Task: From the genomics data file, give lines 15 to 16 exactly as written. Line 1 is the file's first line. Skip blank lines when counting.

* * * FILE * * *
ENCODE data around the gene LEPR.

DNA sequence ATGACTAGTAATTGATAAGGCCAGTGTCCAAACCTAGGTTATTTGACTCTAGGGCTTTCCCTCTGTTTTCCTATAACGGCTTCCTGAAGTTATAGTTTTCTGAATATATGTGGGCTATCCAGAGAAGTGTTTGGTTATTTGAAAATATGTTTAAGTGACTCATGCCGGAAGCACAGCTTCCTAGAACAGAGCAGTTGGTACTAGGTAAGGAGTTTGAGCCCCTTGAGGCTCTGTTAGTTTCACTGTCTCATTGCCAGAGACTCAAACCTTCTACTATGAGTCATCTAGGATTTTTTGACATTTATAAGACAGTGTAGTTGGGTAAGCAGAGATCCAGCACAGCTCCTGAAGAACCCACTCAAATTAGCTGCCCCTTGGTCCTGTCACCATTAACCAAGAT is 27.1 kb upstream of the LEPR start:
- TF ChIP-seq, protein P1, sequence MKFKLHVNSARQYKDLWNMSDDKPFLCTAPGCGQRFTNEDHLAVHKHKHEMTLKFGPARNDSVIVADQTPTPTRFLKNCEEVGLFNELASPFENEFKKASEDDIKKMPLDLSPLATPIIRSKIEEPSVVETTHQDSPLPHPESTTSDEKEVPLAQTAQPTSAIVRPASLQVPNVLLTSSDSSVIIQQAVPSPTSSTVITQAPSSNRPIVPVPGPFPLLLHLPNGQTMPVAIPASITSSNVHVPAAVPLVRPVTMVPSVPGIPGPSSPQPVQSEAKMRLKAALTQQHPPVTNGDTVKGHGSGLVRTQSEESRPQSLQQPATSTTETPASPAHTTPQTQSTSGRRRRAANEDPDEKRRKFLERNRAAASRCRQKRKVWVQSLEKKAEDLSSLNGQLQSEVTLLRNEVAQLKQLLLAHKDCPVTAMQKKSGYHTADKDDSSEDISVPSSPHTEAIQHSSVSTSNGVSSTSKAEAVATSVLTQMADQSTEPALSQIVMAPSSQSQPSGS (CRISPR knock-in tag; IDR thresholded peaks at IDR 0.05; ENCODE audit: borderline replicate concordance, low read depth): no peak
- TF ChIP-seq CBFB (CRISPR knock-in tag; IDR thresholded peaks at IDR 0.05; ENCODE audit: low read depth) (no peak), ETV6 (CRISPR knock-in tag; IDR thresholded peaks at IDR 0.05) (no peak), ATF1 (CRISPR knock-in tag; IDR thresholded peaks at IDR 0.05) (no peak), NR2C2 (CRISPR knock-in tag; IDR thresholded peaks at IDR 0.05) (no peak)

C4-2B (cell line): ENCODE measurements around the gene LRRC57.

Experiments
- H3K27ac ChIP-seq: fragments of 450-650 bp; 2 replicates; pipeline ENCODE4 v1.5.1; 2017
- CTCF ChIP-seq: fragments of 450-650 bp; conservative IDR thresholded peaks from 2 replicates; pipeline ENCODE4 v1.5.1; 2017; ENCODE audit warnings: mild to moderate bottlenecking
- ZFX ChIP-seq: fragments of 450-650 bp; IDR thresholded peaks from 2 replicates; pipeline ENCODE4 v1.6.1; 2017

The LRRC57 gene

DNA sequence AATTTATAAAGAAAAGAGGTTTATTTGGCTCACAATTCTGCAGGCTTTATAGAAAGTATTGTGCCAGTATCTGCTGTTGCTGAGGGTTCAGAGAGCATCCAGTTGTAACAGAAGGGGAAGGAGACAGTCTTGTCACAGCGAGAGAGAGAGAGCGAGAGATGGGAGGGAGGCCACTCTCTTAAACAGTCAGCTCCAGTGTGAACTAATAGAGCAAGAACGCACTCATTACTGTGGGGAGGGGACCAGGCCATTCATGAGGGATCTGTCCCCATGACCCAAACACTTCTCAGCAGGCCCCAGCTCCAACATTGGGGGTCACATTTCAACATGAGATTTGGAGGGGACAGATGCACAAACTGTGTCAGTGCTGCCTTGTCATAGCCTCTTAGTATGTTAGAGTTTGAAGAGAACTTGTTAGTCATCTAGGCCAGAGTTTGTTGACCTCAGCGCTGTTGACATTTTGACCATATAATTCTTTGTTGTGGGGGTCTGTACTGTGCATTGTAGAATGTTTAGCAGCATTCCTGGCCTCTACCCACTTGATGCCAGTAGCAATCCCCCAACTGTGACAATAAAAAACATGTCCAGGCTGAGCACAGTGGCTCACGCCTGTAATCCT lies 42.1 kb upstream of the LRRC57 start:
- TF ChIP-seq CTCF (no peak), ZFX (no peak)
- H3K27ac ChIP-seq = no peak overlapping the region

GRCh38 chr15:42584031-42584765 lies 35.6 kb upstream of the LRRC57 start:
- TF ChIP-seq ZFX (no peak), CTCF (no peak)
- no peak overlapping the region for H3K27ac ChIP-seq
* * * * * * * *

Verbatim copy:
- TF ChIP-seq ZFX (no peak), CTCF (no peak)
- no peak overlapping the region for H3K27ac ChIP-seq